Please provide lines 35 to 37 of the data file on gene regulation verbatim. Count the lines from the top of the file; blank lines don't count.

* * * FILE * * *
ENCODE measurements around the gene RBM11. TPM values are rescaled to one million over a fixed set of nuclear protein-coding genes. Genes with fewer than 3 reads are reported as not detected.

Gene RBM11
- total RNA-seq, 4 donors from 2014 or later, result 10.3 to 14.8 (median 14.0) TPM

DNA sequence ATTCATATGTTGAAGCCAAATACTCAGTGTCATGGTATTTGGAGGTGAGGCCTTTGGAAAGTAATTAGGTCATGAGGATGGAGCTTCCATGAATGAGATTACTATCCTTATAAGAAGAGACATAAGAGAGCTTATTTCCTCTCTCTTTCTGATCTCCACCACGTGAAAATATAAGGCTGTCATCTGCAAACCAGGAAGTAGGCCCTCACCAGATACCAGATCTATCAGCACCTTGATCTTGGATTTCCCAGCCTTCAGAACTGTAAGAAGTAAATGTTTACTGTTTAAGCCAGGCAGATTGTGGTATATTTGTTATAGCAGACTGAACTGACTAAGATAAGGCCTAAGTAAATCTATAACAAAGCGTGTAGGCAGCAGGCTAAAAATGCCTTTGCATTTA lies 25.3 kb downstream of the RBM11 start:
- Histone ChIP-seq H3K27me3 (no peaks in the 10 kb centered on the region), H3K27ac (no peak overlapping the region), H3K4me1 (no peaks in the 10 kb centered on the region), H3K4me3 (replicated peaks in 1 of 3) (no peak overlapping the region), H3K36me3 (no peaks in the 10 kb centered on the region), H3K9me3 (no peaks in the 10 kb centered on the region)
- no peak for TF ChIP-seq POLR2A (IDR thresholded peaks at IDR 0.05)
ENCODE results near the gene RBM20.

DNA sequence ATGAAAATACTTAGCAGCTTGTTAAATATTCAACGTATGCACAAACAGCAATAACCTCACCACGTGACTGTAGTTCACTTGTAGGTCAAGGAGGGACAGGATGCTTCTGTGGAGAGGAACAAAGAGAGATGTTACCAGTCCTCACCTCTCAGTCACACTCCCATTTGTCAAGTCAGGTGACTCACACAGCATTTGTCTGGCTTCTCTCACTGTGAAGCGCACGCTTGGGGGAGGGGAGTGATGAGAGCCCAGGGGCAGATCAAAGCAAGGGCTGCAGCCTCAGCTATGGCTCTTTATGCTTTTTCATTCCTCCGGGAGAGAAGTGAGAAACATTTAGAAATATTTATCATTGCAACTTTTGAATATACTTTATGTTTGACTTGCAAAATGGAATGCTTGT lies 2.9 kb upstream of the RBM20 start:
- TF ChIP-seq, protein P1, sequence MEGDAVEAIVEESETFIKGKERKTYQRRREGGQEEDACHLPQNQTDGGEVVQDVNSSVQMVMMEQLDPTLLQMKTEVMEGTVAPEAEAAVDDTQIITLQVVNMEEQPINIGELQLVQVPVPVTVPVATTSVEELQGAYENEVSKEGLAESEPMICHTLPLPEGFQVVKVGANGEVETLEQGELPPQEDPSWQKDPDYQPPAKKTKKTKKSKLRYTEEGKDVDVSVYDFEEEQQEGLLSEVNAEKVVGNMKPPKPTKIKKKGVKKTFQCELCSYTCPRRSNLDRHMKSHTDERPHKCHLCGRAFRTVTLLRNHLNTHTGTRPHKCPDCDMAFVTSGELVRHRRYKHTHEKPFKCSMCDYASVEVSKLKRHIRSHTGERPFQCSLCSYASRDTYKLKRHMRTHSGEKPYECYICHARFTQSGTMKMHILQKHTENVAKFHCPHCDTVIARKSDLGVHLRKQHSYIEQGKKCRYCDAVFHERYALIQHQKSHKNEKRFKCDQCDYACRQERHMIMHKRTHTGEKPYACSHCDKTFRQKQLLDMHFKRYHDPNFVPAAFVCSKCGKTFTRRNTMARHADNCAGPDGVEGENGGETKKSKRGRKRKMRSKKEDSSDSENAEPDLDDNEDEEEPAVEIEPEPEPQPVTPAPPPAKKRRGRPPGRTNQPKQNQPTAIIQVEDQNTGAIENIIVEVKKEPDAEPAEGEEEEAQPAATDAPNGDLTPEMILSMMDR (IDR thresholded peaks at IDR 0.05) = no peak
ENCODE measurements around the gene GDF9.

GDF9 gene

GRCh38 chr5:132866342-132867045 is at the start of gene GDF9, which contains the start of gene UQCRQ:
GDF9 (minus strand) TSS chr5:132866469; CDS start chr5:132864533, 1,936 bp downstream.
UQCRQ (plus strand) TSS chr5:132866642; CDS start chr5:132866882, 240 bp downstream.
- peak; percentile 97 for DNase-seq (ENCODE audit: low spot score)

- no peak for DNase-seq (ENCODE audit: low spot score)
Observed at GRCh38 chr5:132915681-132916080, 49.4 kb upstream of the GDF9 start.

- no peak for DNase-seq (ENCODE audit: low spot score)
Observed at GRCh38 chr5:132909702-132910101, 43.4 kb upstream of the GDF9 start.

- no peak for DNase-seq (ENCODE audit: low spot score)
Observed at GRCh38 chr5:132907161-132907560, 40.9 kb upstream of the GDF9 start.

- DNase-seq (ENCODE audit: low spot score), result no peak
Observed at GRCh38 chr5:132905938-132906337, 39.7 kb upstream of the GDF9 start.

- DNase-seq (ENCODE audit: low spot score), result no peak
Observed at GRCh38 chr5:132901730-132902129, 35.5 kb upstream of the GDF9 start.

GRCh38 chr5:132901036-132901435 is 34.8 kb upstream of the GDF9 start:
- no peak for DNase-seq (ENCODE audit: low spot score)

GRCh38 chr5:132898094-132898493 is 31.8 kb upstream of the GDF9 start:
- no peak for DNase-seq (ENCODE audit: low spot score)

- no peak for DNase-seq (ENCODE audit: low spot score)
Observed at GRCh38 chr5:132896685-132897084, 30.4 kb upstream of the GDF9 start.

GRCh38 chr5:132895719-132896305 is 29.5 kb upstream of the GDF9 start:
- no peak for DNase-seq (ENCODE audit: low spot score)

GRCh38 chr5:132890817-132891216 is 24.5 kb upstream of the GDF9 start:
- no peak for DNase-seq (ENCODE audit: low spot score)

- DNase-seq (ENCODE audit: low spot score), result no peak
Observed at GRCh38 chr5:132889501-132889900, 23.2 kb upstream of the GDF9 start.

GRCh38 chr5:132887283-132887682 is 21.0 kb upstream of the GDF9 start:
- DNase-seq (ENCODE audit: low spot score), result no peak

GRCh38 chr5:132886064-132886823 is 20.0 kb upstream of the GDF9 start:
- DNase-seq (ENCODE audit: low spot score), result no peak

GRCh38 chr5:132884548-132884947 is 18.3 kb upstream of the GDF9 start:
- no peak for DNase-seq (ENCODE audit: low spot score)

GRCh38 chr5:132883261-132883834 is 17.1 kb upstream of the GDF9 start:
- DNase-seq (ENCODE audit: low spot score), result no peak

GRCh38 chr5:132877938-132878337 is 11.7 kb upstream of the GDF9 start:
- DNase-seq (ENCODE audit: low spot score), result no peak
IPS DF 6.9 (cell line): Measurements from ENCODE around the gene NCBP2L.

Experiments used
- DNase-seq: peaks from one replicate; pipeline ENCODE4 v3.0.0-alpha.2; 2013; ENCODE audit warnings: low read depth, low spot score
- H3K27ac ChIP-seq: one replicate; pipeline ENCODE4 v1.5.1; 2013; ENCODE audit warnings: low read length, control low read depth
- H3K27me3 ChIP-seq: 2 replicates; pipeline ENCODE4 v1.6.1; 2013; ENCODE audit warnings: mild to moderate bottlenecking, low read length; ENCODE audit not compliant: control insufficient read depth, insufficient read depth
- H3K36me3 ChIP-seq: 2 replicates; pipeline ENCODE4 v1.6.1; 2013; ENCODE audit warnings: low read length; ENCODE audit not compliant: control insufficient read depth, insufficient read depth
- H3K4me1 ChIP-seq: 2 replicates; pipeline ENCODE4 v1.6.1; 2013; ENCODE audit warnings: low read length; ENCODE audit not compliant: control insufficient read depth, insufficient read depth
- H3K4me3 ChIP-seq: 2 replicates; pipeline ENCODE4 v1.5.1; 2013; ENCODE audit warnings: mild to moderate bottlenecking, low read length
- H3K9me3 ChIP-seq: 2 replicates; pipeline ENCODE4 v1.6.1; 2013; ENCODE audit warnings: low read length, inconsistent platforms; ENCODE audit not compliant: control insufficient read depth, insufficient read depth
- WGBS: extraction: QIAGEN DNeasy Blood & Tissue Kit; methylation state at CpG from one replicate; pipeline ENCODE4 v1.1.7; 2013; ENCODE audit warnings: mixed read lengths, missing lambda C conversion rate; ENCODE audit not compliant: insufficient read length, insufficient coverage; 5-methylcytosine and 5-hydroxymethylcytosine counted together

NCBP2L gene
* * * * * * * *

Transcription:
- no peak for DNase-seq (ENCODE audit: low spot score)

- DNase-seq (ENCODE audit: low spot score), result no peak
Observed at GRCh38 chr5:132889501-132889900, 23.2 kb upstream of the GDF9 start.